With the specter of Alzheimer's Disease looming over the Baby Boomer generation, many men and women in Houston are constantly investigating new ways to retain their mental clarity as the years go on. We've discussed this issue extensively on this blog, featuring studies about the benefits of exercise, diet and even positive thinking on long-term memory retention. Now, a large-scale research project commissioned by the French government has indicated another lifestyle choice that could help reduce the risk of dementia: work.
The Associated Press reports that research involving approximately half a million French citizens with an average age of 74 and 12 years of retirement behind them has indicated that men and women who delayed their transition from work to leisure were less likely to exhibit signs of cognitive decline over time.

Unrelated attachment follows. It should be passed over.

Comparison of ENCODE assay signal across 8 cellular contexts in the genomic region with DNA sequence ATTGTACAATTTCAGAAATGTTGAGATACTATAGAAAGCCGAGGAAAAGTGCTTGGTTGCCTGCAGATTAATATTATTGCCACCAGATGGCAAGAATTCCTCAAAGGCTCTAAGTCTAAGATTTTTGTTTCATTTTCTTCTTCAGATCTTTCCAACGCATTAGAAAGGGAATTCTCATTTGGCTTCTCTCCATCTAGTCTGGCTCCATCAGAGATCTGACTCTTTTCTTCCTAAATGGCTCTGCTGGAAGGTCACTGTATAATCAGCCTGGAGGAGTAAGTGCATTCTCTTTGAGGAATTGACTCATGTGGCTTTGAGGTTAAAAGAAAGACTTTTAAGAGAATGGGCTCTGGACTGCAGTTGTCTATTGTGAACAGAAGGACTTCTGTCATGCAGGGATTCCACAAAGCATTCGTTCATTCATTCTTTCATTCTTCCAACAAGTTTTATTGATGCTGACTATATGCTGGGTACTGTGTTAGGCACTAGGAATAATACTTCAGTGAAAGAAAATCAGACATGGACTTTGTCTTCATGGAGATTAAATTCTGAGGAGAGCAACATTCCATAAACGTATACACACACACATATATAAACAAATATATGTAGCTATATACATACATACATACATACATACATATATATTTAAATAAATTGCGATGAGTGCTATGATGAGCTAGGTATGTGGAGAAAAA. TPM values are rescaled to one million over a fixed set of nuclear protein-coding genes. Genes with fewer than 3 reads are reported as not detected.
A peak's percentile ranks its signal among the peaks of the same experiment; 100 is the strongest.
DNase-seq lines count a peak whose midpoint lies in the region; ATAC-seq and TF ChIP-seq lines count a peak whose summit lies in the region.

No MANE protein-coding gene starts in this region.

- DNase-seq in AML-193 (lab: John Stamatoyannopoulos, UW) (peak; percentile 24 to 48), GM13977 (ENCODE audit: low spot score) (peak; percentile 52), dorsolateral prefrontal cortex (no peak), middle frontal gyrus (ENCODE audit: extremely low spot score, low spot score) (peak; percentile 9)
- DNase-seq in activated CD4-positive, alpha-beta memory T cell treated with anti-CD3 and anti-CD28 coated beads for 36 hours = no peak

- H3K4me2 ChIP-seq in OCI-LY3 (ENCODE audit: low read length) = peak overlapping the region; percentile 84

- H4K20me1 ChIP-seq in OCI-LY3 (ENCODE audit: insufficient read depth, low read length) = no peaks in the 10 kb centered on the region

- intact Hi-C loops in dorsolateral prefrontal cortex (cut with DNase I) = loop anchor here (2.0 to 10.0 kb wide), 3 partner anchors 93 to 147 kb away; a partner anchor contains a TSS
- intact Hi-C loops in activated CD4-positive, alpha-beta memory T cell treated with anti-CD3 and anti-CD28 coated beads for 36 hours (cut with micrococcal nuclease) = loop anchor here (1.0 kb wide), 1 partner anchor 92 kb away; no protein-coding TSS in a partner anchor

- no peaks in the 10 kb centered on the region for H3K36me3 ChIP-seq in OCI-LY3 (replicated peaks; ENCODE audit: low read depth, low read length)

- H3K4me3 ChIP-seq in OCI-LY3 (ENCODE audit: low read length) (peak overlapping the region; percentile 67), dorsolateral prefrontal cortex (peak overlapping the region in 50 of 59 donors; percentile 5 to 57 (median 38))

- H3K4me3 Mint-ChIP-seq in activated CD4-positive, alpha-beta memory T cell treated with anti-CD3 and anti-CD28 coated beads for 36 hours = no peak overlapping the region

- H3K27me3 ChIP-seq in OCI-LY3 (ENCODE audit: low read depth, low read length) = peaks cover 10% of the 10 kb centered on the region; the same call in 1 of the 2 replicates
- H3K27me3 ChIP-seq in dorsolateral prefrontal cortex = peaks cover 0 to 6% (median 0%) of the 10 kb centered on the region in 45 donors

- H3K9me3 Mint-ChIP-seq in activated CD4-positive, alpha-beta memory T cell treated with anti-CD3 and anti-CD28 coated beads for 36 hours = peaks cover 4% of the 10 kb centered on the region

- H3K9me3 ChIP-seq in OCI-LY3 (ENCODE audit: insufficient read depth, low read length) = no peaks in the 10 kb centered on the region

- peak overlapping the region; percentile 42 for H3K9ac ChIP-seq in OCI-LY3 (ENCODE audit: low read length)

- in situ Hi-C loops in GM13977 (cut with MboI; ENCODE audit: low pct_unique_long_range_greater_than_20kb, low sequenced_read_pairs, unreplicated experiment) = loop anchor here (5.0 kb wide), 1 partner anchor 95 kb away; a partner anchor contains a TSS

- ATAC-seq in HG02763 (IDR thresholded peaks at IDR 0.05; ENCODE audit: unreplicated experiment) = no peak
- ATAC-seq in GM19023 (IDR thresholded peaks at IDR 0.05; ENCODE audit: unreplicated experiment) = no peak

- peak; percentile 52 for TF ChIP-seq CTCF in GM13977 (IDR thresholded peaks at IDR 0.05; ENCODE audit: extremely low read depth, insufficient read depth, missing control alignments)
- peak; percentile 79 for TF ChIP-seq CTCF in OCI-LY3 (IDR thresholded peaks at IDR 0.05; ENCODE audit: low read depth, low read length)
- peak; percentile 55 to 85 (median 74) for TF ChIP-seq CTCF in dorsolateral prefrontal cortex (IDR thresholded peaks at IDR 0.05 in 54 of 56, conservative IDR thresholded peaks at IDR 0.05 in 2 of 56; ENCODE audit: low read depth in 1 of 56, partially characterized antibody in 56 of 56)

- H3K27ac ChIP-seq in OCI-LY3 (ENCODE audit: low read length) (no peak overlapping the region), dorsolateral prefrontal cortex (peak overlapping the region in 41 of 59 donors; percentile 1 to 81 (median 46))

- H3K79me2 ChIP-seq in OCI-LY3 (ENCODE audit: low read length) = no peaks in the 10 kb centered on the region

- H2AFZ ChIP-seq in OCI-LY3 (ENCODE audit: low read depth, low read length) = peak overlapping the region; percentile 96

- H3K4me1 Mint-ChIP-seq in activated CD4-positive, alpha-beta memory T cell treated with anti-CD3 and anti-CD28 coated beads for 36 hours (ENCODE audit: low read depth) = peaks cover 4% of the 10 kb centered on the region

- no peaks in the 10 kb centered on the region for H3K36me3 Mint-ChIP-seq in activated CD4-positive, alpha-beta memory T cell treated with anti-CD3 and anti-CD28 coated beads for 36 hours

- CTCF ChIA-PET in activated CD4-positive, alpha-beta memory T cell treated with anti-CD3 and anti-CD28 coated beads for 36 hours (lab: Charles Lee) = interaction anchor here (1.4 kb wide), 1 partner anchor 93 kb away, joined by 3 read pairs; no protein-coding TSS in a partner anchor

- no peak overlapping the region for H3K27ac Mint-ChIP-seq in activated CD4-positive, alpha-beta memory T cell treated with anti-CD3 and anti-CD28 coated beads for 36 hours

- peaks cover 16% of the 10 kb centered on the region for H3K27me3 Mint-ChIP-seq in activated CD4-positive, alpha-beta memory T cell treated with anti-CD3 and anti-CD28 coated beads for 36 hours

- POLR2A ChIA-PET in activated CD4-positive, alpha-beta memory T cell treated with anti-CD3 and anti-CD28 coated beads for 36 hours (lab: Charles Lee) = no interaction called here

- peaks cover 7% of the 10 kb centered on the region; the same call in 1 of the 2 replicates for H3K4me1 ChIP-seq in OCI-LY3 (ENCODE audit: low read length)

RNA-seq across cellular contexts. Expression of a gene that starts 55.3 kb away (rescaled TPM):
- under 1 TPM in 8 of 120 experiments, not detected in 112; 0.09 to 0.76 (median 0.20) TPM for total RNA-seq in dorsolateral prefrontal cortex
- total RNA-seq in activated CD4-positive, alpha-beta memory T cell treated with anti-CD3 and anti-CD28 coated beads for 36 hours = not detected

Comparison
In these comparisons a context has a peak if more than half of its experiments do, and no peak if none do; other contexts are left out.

"For each additional year of work, the risk of getting dementia is reduced by 3.2 percent," said lead researcher Carole Dufouil of INSERM, the health research agency funded by the French government.
As a comparison, the AP cited that individuals who retired at age 65 were about 15 percent less likely to develop dementia compared to those who left work five years earlier.
However, if you've been counting down the days to your retirement, it may not be necessary to push back that date for the sake of your aging longevity. Heather Snyder of the Alzheimer's Association noted that the key benefits of work for cognitive health – namely mental and social activity – can be acquired outside of the office as well.
To learn more about how your lifestyle choices can help you age gracefully, contact Longevity Centres of America in Houston today.